Roger Tory Peterson: Obituary

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The Independent Online
It is no exaggeration to say that Roger Tory Peterson played a bigger part in developing the study of birds, as well as many animal and insect species, than any other person in the world.

He produced his first book on the birds of eastern North America in 1934. Entitled A Field Guide to the Birds, it was a sensation. His meticulously drawn birds, each with an arrow indicating its main feature for identification, together with a concise description of where it was to be found and its general characteristics, revolutionised bird-watching. Its effect upon professional ornithologists and amateur bird watchers alike was instantaneous, enabling them for the first time reliably to identify birds in the field.

This was followed by A Field Guide to Western Birds (1941) and then in 1954, after three years' extensive travel in Europe together with two distinguished British ornithologists, Guy Mountfort and Philip Hollom, Peterson produced The Birds of Britain and Europe,which was published by Billy Collins. Their collaboration dated from 1949 when Peterson met Mountfort on Hawk Mountain in Pennsylvania, where ornithologists gather to watch the spectacular migration of birds of prey. Within a few minutes they had decided to go into partnership; Hollom had been planning a similar book, so the three of them decided to join forces.

No less than nine impressions of The Birds of Britain and Europe were published in the next nine years, and revised and improved editions have been published ever since; it has also been translated into 14 languages. Peterson's pioneer work has been copied and followed by literally hundreds of different field guides covering every facet of natural history.

Peterson was born in upstate New York of a Swedish father and a German mother. He looked at birds from an early age and took his first bird walk on 8 April 1920. He was a rebellious boy who slept in class, and was known as "sleeping Jesus" - the trait persisted; decades later, Mountfort teasingly referred to him as "sleeping Peterson" when they travelled together.

Peterson studied art at the Student Arts League (1927-28) and the National Academy of Design (1929-31), which he paid for by decorating chinese lacquer with butterflies, flowers and birds. He went on to teach for a few years before in 1934 becoming the art editor of the Audubon Society, where he remained till 1943.

From the early 1950s until he died he was editor of the Houghton Mifflin field guide series, which embraced a wide spectrum of natural-history subjects, from birds, birdsong, shells and butterflies to ferns, animal tracks and amphibians. He was art director of the National Wildlife Federation in the United States from 1946 to 1975 and Vice-President of the Society of Wildlife Art of Great Britain from the mid-Fifties.

Roger Peterson had the rare quality of inspiring others with his enthusiasm. It was said that he could recognise every species of bird in North America and most in Europe and Africa not only by sight but by sound as well.

When I was walking with him through a wood in Buckinghamshire once, a small brown bird flitted furtively through the undergrowth. "Would that be a nightingale, James?" he asked. It was. He had never seen one before, but he recognised it immediately.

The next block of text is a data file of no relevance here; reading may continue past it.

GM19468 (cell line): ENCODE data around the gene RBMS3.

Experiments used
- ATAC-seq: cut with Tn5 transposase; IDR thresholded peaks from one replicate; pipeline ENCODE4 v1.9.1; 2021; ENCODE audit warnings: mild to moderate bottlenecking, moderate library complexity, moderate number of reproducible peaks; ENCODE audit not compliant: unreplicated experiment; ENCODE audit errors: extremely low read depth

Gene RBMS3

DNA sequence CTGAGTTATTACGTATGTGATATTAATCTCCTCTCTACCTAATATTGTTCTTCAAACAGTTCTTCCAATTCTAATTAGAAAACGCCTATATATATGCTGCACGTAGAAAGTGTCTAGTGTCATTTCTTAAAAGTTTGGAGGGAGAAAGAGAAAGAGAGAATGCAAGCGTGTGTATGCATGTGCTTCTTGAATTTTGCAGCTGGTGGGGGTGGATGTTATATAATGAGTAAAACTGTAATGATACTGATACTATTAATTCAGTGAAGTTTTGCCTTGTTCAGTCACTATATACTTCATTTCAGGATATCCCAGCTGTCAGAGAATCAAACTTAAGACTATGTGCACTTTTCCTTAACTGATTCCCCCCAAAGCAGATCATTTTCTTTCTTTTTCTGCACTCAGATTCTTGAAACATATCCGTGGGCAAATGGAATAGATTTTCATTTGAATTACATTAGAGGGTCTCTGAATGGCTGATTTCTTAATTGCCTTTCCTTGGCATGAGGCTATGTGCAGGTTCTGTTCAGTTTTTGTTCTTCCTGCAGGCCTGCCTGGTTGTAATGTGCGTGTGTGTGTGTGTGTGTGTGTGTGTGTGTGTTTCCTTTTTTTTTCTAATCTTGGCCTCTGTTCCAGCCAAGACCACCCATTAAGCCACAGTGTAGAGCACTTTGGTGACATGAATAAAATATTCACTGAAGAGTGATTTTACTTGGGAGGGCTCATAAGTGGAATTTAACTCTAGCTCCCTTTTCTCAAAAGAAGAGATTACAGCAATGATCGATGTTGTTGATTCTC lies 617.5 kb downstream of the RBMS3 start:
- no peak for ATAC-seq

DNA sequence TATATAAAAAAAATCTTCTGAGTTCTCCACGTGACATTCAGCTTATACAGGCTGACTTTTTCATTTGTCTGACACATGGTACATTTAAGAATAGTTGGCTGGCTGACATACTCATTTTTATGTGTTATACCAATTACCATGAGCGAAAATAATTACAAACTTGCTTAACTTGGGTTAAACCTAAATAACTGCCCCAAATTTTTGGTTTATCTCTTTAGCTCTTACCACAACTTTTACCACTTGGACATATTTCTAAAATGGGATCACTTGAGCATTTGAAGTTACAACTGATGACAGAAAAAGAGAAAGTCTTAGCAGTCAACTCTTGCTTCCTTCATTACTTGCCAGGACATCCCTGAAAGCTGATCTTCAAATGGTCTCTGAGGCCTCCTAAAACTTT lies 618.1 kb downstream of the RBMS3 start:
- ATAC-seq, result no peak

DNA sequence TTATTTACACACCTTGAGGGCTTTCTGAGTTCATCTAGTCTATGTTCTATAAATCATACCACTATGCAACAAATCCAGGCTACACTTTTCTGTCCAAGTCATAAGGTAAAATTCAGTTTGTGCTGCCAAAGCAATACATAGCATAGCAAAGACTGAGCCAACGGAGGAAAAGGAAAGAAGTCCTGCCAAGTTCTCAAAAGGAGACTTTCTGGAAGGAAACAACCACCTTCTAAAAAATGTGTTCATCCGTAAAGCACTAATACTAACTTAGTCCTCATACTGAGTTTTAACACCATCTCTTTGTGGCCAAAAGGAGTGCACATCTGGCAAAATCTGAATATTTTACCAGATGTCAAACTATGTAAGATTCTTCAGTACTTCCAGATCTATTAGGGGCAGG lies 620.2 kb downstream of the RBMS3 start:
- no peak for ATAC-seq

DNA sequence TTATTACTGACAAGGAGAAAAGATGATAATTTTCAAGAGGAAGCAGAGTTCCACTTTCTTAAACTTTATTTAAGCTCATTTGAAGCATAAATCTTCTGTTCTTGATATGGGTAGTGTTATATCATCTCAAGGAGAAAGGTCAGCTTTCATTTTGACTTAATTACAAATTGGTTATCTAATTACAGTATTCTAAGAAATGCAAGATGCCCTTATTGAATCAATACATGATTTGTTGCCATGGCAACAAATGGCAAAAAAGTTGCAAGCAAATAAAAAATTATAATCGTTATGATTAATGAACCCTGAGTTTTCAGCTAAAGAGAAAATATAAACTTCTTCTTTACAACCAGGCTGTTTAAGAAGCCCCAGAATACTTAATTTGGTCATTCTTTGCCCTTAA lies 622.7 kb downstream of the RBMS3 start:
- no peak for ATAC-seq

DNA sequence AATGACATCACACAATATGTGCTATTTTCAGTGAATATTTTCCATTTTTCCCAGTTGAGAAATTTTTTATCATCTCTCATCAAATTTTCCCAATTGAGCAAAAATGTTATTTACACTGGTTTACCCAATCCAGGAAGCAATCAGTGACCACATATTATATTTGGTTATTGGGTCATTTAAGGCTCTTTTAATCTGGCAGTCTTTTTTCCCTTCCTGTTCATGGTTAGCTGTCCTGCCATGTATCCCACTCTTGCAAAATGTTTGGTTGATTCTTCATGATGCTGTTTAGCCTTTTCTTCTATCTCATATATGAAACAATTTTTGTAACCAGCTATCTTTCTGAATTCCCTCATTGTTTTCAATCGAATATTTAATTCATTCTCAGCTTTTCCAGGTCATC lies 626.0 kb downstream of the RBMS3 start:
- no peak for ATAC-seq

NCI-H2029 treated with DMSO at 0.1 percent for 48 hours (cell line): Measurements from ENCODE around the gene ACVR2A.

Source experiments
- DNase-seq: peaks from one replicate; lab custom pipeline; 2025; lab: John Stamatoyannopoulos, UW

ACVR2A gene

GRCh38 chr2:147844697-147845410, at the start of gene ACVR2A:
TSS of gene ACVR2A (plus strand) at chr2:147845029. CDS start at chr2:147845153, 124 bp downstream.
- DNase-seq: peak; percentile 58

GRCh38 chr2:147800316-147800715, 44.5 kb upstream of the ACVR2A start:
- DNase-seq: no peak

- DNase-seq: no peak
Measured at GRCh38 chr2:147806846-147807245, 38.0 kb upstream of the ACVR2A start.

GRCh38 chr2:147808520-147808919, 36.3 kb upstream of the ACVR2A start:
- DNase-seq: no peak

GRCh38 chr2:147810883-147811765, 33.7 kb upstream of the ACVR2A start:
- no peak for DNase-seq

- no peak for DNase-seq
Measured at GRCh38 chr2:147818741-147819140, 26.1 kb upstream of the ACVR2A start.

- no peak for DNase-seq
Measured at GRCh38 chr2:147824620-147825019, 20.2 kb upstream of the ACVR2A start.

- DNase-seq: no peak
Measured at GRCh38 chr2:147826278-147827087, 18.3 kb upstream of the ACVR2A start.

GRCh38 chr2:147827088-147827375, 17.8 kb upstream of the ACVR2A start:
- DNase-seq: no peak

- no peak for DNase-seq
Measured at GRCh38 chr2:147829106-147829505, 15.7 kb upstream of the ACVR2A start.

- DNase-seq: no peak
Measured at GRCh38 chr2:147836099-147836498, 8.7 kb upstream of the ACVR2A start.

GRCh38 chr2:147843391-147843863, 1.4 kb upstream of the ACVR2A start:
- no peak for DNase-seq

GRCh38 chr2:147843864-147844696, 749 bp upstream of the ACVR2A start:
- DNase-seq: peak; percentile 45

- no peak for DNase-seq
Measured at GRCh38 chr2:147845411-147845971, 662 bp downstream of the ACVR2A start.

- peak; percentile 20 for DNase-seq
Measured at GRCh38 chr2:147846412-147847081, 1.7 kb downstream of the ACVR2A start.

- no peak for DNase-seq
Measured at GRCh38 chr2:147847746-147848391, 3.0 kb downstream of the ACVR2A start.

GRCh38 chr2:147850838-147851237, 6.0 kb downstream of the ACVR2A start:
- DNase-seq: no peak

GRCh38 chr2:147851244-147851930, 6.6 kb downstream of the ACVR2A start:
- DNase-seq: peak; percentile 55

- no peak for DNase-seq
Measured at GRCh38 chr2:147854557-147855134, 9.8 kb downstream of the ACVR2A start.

He had a somewhat one-track mind. When he was "birding" nothing distracted him. The story is told of his arrival in Seville with members of the Mountfort expedition on its way to visit the Coto Donana. As the distinguished group of ornithologists, which included Viscount Alanbrooke and Sir Julian Huxley, gazed up in admiration at the great cathedral he was heard to pronounce: "There are lesser kestrels nesting in the roof."

His early wealth - for he soon became the first millionaire author of bird books - bemused him. Staying with his great friend the sea-bird expert James Fisher, with whom he wrote the classic Wild America (1955, on the wild areas in the US), he asked Fisher if he should invest the large sums which were beginning to pile up in his bank account. "What are stocks and shares?" he asked. "Should I buy some?"

Throughout his life he devoted himself to matters of conservation and in helping his numerous friends he had made all over the world. When I went to him for help and advice over my hesitant plans to write The Herons of the World, he said. "Of course you are best person to write it. You have seen more herons than anybody else, haven't you?" Not only that but he generously wrote the foreword.

He received many honours including the Brewster Medal of the American Ornithologists Union, the Gold Medal of the New York Zoological Society, the Gold Medal of the National Audubon Society, and he was the first American to receive the Gold Medal of the Worldwide Fund for Nature (WWF).

Roger Peterson supported wildlife and conservation bodies all over the world, and his presence at dedication or fund-raising events ensured that huge crowds would attend.

In October last year he was due to attend the celebration of the 50th anniversary of the J.N. "Ding" Darling National Wildlife Refuge, which was thought to be under threat from property developers in Florida, when he suffered a mild stroke. Sadly he never recovered.

His name will rank with those other two giants of ornithology - John James Audubon and John Gould.

Roger Tory Peterson, ornithologist: born Jamestown, New York 28 August 1908; married 1936 Mildred Washington (marriage dissolved 1942), 1943 Barbara Coulter (two children; marriage dissolved 1976), 1976 Virginia Westervelt; died Old Lyme, Connecticut 28 July 1996.